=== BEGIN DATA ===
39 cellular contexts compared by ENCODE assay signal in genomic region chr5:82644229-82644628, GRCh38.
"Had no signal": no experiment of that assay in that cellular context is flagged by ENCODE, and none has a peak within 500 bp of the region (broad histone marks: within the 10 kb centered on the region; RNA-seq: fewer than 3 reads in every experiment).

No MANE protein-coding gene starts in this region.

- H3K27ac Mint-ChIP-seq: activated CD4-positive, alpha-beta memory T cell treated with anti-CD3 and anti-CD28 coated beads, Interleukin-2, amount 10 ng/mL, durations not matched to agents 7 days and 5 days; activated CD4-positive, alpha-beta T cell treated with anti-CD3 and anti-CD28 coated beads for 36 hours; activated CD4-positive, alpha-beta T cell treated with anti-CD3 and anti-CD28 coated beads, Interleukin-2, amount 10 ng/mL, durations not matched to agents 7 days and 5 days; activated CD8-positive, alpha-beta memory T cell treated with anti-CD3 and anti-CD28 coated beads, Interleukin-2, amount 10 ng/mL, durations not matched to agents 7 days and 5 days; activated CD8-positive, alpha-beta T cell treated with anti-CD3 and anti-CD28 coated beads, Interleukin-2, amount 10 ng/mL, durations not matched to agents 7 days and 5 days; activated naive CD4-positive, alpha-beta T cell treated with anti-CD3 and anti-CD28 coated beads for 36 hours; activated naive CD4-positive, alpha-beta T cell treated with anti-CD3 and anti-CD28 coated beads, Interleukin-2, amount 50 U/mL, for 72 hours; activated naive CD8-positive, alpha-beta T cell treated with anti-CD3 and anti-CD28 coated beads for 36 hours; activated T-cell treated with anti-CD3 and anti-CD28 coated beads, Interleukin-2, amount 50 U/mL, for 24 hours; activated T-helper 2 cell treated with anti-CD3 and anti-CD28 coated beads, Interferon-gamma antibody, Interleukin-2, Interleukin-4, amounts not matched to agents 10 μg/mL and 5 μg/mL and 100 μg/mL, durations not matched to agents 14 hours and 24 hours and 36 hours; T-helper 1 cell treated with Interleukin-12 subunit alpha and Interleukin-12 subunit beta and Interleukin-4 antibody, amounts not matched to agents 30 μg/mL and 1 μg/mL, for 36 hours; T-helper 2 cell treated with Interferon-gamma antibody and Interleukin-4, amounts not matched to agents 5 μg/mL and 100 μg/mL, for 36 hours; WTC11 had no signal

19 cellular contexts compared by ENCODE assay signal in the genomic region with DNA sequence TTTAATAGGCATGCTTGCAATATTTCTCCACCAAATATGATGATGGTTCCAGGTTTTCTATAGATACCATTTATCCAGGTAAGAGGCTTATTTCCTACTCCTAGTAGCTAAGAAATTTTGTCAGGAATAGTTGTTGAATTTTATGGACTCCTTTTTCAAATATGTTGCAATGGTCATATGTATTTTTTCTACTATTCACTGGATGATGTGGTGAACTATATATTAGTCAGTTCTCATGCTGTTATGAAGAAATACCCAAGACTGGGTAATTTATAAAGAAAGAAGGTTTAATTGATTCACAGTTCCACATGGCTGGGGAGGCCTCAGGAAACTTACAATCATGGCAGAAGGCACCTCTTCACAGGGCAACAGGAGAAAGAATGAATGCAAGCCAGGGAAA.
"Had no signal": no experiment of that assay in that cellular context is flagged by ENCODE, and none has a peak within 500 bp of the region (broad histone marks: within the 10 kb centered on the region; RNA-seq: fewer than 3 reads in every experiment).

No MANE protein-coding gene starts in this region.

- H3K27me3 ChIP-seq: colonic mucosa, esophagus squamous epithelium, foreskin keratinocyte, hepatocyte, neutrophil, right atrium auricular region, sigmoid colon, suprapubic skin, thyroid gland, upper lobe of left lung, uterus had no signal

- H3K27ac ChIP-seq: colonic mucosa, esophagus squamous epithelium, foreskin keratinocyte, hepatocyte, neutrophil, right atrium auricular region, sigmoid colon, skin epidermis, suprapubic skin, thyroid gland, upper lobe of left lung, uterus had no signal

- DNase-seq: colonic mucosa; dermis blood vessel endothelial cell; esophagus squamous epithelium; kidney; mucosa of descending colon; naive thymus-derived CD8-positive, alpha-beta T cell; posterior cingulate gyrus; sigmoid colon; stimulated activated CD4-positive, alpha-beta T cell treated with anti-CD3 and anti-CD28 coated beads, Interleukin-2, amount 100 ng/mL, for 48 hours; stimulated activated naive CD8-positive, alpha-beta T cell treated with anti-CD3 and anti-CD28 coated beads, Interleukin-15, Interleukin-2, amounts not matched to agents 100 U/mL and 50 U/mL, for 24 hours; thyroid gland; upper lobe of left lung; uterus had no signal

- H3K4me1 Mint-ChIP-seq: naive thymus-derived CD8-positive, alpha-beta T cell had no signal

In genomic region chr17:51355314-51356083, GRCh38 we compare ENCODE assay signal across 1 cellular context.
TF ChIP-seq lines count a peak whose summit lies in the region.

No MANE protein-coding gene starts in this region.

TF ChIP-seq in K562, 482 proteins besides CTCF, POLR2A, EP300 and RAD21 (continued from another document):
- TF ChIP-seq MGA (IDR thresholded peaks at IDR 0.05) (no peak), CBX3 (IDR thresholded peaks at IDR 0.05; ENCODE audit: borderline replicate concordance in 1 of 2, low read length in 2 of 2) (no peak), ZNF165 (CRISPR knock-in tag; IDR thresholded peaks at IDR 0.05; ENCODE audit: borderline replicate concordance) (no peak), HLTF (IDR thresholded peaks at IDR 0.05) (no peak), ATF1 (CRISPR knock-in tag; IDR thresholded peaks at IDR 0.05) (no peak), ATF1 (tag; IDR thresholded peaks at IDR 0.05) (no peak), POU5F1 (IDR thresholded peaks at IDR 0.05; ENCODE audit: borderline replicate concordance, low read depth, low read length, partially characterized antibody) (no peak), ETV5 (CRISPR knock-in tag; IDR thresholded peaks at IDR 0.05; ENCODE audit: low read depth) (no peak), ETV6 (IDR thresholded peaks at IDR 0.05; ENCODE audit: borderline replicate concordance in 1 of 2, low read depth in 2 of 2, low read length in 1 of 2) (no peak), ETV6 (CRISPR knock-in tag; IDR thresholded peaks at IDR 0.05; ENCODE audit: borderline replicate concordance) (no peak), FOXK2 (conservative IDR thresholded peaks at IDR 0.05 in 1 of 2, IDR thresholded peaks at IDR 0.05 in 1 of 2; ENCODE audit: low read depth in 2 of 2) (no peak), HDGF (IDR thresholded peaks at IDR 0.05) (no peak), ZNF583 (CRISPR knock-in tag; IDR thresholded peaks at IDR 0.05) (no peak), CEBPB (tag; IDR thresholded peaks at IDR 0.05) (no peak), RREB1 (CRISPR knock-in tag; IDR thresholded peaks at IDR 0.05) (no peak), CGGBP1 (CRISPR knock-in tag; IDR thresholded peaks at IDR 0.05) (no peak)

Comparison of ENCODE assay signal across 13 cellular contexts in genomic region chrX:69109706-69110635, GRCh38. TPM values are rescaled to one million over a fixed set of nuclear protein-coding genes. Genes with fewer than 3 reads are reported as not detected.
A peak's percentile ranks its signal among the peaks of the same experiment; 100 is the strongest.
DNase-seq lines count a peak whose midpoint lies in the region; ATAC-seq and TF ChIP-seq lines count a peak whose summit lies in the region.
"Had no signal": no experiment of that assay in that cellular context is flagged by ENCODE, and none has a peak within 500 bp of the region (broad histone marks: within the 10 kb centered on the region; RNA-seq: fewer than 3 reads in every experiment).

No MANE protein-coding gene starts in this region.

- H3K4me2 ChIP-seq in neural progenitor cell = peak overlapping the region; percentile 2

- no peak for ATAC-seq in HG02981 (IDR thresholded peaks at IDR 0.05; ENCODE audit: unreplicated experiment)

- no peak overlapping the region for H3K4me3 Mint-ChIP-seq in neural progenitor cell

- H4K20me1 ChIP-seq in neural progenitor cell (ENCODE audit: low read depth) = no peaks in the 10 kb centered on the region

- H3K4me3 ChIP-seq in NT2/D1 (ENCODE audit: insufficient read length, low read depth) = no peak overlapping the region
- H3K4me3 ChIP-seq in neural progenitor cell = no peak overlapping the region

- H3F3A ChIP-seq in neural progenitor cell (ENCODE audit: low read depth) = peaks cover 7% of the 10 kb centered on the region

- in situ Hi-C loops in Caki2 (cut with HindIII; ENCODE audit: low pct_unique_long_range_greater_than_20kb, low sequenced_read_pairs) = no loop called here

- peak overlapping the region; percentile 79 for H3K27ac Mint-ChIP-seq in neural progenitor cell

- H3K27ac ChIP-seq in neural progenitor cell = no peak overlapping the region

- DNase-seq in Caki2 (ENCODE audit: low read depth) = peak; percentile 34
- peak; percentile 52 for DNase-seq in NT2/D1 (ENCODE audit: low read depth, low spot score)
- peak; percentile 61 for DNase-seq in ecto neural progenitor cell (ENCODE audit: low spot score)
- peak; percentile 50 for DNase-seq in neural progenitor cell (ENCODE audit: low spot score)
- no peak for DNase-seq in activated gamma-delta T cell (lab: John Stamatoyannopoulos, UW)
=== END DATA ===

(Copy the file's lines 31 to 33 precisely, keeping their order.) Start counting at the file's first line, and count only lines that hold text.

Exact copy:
- H3K27ac ChIP-seq in neural progenitor cell = no peak overlapping the region

- DNase-seq in Caki2 (ENCODE audit: low read depth) = peak; percentile 34
- peak; percentile 52 for DNase-seq in NT2/D1 (ENCODE audit: low read depth, low spot score)